A Training Analogy...

By Joe Maurantonio

"Training is like people that go swimming at a Pool. You see, some people like to just go to their local pool. Its a matter of convienance. They like the atmosphere and going in the water but the quality of the Pool doesn't really matter. Nor the other people that are swimming and playing. They're there to swim and play and who cares about the other people, right?

Well, some people find they like going to the Pool but decide 'hey, there have got to be better Pool's around. And what's with all these people that are acting silly and the life guards that don't give a damn?' These people go Pool hunting find a nice Pool not too far [maybe an extra drive of 45 minutes] away, but its a Pool that they can really appreciate and in many ways gives them greater joy to be at. They find themselves in the water more, learning more and playing more.

Some people are Pool fanatics. They are willing to pay extra money, join special clubs, wear special outfits and practice special ways of swimming, etc. Some people will relocate, I mean just up and move their whole families, to be near a better Pool facility. They want "olympic quality'...

But more importantly, each of these people have their own methods for acclimating themselves to the water each time they go to the Pool. Oh, you know what I mean. Some of them go to the Pool, sit on the sides lines or in the tanning area. They like to look good in their bathing suits, but they really don't like to get wet (or mess up their hair).

Some like to stick their fingers or toes in the water and feel the temperature. Are there waves? How deep is the water?

Some like to to put their whole hand or foot in and really feel what the temperature of the water is like... they need to know what its like under that top 'warm' layer that the sun heats up. They want to know how the water is at the bottom. What its like once they're in?

Some of these people will sit Pool side with they're feet dangling in the water and try to get used to its temperature. However long it takes. Either the water gets warmer (never happens) or they go in or they give up.

Others will just ease themselves into the water, nice and slow. Some do a cannonball or some variation on that theme. And a few just like to hop in, off the side, and land gently on their feet - torso partly out of the water.

There are lots more types of Pool goers. Pick your type... If you realize your being foolish about it then change. What have you got to lose?

Oh, me?

Well, when I was young I thought, "A Pool is a Pool. You know?" But I was young and had no real experience with swimming and very many Pools. Eventually, I decided that I liked nice Pools that I could practice my stride in. Which means that I had to travel a bit. I was even lucky that I found one of those really rare Pool's that has lots of nice life guards, that will even offer to hang out with you and teach you new strokes and explain what your doing wrong. I realized, traveling a long distance to have a productive Pool visit was worth it. It was what I wanted. Which didn't mean that there weren't times that it sucked being at that Pool. It just means that I've never regretted my choice to go, the distance I travelled, the money I paid and the fun I had. Not even in the sight of the silly or bad times.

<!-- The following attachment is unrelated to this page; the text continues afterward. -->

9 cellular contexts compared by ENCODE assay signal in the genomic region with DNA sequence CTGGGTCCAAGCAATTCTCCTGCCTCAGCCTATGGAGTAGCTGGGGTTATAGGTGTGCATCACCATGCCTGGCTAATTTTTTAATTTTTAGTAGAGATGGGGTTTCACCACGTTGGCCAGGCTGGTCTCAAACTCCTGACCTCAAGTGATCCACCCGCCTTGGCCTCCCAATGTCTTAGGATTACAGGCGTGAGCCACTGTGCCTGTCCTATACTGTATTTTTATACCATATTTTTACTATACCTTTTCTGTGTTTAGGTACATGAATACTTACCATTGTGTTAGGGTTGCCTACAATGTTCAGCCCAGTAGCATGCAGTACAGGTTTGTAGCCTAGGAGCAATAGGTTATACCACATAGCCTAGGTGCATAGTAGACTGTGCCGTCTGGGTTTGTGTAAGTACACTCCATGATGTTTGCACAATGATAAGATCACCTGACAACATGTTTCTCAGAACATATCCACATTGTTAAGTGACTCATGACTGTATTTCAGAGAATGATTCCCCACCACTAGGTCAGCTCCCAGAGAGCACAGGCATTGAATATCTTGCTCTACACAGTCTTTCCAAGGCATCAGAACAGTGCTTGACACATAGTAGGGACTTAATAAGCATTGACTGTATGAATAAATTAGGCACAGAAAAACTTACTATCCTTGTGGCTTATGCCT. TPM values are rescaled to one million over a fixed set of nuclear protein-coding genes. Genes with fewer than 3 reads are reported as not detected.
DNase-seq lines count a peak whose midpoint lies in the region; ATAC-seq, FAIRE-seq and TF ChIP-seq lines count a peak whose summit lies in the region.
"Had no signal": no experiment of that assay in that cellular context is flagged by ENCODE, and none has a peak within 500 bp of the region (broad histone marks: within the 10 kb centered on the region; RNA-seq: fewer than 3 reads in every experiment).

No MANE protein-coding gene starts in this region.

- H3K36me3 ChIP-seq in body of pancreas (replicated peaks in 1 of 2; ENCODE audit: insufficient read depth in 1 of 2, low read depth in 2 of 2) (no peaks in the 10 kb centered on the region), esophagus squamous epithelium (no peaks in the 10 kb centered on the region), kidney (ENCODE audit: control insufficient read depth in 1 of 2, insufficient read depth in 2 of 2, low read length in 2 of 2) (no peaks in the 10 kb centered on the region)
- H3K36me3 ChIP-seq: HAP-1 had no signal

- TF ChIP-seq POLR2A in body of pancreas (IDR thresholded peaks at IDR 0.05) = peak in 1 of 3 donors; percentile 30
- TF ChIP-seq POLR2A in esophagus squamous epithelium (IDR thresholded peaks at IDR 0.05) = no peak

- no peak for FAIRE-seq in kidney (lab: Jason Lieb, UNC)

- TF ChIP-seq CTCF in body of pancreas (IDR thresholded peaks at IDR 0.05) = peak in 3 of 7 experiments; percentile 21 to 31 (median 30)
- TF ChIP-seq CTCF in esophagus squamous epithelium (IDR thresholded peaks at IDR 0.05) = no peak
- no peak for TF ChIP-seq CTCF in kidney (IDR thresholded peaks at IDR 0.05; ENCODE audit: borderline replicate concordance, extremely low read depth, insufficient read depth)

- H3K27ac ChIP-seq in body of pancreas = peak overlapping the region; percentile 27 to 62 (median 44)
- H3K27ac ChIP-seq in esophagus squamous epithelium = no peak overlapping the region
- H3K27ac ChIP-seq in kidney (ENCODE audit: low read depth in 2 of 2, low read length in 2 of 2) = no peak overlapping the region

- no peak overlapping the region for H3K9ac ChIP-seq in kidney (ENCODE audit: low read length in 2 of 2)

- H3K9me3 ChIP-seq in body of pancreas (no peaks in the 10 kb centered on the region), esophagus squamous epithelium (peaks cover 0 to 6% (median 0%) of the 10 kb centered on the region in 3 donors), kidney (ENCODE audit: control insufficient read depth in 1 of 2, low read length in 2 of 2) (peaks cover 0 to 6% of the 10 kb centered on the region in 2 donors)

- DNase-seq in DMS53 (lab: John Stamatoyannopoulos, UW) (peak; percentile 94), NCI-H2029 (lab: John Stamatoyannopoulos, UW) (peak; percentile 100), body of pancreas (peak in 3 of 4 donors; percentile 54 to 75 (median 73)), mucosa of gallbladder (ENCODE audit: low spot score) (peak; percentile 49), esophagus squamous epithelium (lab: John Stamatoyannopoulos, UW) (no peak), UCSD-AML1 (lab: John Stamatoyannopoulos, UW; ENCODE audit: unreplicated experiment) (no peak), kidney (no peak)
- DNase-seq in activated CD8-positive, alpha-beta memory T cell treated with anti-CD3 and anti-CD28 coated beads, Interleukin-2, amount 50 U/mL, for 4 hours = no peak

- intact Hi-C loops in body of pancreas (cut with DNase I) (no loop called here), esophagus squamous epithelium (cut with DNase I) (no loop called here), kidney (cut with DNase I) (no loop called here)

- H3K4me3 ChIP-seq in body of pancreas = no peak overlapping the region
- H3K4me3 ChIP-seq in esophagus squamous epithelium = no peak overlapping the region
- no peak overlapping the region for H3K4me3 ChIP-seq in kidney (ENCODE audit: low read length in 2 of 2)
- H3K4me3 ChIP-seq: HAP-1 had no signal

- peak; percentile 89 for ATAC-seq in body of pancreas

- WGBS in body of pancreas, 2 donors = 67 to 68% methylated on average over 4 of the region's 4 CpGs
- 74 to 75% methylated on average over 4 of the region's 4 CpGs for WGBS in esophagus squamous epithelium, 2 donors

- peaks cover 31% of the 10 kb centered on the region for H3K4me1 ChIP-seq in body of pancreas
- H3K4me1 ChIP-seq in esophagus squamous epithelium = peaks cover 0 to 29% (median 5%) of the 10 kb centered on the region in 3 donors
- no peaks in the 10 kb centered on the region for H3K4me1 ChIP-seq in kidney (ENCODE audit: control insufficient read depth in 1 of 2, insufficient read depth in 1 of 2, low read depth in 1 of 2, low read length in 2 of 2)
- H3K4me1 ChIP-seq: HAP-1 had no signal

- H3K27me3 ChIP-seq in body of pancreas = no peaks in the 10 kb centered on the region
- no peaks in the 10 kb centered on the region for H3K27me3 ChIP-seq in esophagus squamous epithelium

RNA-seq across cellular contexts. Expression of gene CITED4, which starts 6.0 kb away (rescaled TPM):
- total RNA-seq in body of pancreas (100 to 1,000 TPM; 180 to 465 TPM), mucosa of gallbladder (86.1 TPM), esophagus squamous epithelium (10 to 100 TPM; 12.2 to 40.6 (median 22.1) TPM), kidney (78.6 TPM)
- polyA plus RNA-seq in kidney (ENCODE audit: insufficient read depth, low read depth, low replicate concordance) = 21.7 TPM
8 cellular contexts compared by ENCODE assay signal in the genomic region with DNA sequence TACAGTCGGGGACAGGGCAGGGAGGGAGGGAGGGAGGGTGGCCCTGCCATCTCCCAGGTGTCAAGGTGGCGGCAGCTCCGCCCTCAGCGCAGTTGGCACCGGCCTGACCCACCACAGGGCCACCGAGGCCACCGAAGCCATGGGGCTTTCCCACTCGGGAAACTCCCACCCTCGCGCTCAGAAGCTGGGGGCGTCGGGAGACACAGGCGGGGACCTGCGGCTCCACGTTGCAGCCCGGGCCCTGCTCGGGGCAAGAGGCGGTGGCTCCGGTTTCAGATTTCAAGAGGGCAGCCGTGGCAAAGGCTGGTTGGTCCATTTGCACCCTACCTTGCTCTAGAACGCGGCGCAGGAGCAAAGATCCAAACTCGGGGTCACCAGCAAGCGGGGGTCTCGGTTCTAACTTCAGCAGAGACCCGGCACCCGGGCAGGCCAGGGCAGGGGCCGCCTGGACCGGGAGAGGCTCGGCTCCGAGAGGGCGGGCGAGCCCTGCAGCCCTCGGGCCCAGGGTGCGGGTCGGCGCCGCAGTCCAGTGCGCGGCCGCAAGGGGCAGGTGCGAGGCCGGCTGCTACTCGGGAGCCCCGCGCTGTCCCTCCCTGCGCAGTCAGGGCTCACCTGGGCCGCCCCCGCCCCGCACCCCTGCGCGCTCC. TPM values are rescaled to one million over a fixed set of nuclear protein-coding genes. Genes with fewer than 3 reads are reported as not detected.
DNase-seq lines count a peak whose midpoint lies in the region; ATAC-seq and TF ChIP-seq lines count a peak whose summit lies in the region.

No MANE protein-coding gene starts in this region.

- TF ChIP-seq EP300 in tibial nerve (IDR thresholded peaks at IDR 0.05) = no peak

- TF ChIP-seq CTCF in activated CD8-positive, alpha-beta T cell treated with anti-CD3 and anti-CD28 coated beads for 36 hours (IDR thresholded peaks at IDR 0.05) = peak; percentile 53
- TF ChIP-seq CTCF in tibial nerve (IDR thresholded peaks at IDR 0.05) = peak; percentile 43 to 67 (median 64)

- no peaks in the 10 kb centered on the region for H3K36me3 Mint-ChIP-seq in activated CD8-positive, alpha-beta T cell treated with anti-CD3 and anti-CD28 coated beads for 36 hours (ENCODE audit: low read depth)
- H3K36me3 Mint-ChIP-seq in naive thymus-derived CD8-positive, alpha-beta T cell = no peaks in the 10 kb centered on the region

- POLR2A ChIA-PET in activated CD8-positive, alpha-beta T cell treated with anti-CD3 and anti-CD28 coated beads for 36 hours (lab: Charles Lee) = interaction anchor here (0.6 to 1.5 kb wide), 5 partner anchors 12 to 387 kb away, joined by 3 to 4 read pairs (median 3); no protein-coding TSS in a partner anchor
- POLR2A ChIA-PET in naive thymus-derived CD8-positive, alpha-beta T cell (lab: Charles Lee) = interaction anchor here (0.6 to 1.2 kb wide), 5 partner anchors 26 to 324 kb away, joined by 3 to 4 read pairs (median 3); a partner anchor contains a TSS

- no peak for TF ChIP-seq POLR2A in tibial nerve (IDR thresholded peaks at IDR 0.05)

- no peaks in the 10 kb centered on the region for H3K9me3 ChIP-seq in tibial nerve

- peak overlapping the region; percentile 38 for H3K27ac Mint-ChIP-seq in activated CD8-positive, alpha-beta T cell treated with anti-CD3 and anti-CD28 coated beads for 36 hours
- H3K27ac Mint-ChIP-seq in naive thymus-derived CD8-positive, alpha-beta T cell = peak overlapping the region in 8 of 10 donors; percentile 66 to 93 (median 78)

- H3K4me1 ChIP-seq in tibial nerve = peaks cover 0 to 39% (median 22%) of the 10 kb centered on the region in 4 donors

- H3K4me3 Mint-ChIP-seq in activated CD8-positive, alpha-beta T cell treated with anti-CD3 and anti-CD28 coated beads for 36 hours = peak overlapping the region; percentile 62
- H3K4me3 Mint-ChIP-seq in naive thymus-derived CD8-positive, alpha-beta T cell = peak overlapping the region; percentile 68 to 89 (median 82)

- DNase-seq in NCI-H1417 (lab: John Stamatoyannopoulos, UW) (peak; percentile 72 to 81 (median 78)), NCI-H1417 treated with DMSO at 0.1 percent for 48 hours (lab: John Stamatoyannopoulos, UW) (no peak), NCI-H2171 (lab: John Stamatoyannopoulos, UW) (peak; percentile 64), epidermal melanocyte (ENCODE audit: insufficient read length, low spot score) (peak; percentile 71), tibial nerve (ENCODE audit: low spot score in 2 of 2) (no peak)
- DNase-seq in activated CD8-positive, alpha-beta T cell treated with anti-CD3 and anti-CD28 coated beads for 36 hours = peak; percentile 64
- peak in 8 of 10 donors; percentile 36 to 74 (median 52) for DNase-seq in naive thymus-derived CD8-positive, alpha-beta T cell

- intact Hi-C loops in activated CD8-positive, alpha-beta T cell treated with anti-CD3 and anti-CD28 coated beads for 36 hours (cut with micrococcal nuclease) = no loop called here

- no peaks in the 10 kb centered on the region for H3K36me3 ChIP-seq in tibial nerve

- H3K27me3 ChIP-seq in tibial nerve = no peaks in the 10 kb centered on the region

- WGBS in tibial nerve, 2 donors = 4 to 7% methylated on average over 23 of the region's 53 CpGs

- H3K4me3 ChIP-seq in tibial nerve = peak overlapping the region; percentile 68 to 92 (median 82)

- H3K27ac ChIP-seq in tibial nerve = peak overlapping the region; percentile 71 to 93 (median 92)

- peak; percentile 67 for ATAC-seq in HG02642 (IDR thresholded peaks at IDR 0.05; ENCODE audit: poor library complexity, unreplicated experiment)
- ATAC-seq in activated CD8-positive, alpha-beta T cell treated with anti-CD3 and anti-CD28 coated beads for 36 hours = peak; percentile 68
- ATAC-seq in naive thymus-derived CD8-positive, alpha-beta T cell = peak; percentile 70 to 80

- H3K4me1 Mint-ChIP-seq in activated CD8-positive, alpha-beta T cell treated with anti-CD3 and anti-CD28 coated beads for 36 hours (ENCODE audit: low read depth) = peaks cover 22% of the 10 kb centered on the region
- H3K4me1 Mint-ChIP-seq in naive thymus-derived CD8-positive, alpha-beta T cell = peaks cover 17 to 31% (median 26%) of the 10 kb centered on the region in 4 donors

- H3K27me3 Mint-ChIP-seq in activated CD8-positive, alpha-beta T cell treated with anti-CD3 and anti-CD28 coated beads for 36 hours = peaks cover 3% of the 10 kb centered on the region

I've even gone to the Pool when I was sick, just to watch my Bro or friends hang out and swim. That was awkward, but in truth, very much fun, too. Plus, I was always MORE psyched to go the next time.

How do I go in the water? Glad you asked.

When I was young. I took forever. Tested the water. Thought about it. Maybe went in the low end first. Got acclimated, got splashed or, thanks to my brothers... Got dunked. BUT I grew up. And realized that I like to test the water with my toe. "Is it wet? :) Is it flowing? Hot or cold?" But the fact of the matter is the answers I get don't really matter. I know I like the water, I like the Pool (that's why I go to that Pool) and I like being wet and swimming. So, after my toe tells me the Pool's secrets... Well, I just dive right in. Old noggin first. Yeah, that can be dangerous. And maybe, just maybe that there waters too cold or maybe there are lots of people around, etc. But, hey, I know how to dive and I can work around all that.

I think my point here is that if you like swimming then you have got to get in the water. You've got to tip your head down and get it wet. You have got to learn to dive and do the strokes, you know? But most of all, well.... You have got to get in it, to swim it.